Translating Knowledge from Research to Outcomes: Pharmacogenomics in the Treatment of HIV/AIDS

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Hewitt, Jayne E
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2016
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Abstract

Although therapeutic medicines are frequently prescribed to improve health, individual responses are often inconsistent, unpredictable and potentially harmful. Recognising that individual genetic variation can influence response, pharmacogenomics aims to identify clinically relevant medicine/genome relationships, and use this knowledge to improve the safe and effective use of medicines. To facilitate the translation of new pharmacogenomic knowledge from the scientific laboratories where it is generated, into the clinical health services where it can be applied, Khoury et al developed a framework outlining a continuum of translation research. This framework must be embedded within a social and political environment conducive to supporting translational research if the desired outcomes are to be achieved. Drawing on the example of one pharmacogenomic test that is now well integrated into clinical practice, this article traces the contemporaneous social and political factors that facilitated translational pharmacogenomic research, and enabled the safe use of a vital medicine.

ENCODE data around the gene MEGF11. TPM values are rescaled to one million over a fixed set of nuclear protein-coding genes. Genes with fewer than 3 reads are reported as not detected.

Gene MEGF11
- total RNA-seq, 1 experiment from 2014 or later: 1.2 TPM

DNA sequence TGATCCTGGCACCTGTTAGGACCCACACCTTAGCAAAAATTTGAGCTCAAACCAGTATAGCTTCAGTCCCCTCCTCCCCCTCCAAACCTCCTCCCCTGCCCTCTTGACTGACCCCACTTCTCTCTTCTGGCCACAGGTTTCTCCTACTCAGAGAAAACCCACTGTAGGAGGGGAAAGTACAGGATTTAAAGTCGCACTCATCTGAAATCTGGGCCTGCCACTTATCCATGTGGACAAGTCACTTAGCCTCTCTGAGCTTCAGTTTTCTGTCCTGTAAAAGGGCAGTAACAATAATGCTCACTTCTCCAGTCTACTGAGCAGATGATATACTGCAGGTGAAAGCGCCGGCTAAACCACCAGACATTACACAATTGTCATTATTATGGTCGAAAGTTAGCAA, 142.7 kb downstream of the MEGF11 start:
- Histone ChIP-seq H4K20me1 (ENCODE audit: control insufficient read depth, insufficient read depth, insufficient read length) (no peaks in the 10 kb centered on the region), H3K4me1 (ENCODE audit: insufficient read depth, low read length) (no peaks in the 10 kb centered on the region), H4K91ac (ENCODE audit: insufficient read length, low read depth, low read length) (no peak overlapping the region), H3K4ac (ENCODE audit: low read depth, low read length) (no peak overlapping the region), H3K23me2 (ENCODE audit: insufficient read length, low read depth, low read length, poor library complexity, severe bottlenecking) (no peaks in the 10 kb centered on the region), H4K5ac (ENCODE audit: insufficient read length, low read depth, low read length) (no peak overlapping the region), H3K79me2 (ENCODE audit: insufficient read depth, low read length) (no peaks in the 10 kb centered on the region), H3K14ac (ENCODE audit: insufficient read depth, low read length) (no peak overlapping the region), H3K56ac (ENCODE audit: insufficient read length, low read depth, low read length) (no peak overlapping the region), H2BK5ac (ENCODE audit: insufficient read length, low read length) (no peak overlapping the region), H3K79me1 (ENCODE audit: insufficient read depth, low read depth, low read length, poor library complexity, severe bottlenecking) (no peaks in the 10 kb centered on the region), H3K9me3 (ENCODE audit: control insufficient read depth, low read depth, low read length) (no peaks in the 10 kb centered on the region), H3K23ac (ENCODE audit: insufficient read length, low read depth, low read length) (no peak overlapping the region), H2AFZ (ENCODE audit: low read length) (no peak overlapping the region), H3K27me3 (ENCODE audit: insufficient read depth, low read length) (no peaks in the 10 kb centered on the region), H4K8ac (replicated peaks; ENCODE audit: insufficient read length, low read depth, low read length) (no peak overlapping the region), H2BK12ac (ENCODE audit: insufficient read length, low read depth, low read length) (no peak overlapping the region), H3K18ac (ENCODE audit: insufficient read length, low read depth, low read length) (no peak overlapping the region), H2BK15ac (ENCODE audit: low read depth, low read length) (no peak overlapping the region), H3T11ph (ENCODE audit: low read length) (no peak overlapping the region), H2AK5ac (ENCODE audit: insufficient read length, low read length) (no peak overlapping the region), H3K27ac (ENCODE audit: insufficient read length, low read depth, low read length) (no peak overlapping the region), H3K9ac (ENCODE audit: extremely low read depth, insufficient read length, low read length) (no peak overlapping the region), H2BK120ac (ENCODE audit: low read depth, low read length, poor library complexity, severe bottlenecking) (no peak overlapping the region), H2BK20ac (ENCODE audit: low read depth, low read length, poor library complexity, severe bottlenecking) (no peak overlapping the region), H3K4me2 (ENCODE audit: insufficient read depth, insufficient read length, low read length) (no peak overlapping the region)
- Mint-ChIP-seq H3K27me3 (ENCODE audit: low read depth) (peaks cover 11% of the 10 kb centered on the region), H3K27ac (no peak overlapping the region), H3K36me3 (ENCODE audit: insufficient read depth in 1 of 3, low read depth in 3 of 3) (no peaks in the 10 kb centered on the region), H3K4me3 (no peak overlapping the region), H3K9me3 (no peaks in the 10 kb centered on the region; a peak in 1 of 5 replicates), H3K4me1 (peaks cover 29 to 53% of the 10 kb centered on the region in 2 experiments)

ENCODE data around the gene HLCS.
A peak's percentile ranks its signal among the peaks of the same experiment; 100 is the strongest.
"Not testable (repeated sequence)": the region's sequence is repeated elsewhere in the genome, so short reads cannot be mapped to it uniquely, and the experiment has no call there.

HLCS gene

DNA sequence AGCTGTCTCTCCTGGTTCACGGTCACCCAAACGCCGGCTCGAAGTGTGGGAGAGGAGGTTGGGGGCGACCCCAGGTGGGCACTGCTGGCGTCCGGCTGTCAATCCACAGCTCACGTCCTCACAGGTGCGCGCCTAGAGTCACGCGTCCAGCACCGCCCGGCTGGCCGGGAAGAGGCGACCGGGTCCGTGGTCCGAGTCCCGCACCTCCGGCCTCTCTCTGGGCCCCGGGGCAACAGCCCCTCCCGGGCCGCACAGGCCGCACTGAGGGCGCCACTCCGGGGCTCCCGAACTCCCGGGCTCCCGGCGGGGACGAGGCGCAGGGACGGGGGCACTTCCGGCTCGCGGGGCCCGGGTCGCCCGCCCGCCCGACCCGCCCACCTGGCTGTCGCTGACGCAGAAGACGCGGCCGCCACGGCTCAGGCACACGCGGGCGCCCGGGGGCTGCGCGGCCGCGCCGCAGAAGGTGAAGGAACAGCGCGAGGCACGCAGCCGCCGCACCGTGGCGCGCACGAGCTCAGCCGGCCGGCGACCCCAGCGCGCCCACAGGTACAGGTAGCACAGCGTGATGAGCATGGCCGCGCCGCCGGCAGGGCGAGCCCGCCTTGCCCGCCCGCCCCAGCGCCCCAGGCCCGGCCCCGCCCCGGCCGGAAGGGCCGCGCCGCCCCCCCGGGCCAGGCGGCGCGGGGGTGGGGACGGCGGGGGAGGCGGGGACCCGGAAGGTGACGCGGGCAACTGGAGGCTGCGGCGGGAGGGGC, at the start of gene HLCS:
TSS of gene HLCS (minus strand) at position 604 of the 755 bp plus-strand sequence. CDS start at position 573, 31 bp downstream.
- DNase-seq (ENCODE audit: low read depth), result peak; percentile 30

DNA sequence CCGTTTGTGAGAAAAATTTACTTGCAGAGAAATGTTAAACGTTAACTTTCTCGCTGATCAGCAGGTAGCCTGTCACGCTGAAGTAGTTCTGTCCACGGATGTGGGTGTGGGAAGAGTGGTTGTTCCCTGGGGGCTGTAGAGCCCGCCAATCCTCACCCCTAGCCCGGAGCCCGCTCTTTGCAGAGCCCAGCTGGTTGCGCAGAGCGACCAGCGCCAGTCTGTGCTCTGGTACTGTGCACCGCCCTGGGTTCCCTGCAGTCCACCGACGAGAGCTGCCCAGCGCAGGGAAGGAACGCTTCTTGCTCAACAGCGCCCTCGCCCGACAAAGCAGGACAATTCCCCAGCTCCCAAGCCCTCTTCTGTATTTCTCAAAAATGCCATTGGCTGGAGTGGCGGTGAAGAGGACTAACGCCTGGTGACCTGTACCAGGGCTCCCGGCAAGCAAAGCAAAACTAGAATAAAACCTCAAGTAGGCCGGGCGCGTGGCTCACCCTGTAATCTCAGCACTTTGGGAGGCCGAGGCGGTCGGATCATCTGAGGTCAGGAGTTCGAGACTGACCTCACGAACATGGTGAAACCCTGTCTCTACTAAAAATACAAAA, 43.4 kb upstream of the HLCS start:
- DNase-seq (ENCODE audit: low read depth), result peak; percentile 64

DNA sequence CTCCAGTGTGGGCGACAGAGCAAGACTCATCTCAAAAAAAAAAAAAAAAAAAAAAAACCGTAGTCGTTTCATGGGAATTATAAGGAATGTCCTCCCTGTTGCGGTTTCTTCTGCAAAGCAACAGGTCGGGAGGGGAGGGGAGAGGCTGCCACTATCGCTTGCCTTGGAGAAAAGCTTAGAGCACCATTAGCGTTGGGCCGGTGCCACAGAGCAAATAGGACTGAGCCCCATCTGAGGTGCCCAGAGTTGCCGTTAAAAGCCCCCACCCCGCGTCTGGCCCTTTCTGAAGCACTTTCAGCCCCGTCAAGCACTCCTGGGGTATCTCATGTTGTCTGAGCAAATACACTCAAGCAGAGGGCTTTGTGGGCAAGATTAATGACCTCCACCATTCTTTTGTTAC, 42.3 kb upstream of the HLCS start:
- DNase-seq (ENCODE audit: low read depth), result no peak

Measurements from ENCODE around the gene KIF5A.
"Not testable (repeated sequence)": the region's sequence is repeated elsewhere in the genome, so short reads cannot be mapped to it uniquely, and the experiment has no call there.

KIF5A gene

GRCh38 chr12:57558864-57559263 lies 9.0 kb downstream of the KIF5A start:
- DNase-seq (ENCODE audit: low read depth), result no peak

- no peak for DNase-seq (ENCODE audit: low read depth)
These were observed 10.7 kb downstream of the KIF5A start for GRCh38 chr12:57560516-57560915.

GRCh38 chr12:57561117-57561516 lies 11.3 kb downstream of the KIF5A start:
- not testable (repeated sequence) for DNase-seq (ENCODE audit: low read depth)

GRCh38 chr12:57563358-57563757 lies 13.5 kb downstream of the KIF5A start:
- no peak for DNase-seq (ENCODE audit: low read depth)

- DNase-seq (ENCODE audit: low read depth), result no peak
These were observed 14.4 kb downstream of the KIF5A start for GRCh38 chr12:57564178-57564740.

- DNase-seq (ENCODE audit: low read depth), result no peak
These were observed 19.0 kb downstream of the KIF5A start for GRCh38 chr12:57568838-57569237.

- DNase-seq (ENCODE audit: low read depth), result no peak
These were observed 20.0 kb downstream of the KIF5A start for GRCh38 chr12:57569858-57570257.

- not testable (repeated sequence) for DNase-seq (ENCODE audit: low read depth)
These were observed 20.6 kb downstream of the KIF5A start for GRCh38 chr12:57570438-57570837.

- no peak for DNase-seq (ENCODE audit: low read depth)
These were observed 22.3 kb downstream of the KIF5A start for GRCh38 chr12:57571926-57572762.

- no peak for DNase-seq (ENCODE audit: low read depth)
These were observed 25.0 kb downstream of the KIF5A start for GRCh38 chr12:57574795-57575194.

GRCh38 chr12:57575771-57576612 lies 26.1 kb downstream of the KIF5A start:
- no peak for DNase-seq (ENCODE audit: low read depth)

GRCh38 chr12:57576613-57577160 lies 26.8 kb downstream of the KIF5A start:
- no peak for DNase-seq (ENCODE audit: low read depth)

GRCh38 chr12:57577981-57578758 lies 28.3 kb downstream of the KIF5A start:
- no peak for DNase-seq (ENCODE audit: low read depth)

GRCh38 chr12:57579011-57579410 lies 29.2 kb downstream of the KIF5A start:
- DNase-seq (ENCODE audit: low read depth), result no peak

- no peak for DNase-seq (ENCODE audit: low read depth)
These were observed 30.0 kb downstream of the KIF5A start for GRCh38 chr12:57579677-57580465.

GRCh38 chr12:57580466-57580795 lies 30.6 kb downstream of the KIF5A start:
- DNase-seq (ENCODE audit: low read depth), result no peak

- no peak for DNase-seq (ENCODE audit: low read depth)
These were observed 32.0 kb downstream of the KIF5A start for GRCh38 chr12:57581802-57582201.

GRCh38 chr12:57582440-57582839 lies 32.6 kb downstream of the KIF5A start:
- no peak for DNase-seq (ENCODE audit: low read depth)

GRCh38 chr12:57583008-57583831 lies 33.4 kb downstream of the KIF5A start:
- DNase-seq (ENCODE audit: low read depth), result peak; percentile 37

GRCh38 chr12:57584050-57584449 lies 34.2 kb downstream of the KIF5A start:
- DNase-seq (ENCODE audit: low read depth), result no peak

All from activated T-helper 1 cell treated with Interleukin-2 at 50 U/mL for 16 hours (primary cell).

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Journal of Law and Medicine
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24
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© 2016 Thomson Reuters. This article was first published by Thomson Reuters in the Journal of Law and Medicine and should be cited as Jayne E Hewitt, Translating Knowledge from Research to Outcomes: Pharmacogenomics in the Treatment of HIV/AIDS, year of publication, (2016) 24 JLM 166. For all subscription inquiries please phone, from Australia: 1300 304 195, from Overseas: +61 2 8587 7980 or online at legal.thomsonreuters.com.au/search. The official PDF version of this article can also be purchased separately from Thomson Reuters at http://sites.thomsonreuters.com.au/journals/subscribe-or-purchase.
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Pharmacology and pharmaceutical sciences
Biomedical and clinical sciences
Philosophy and religious studies
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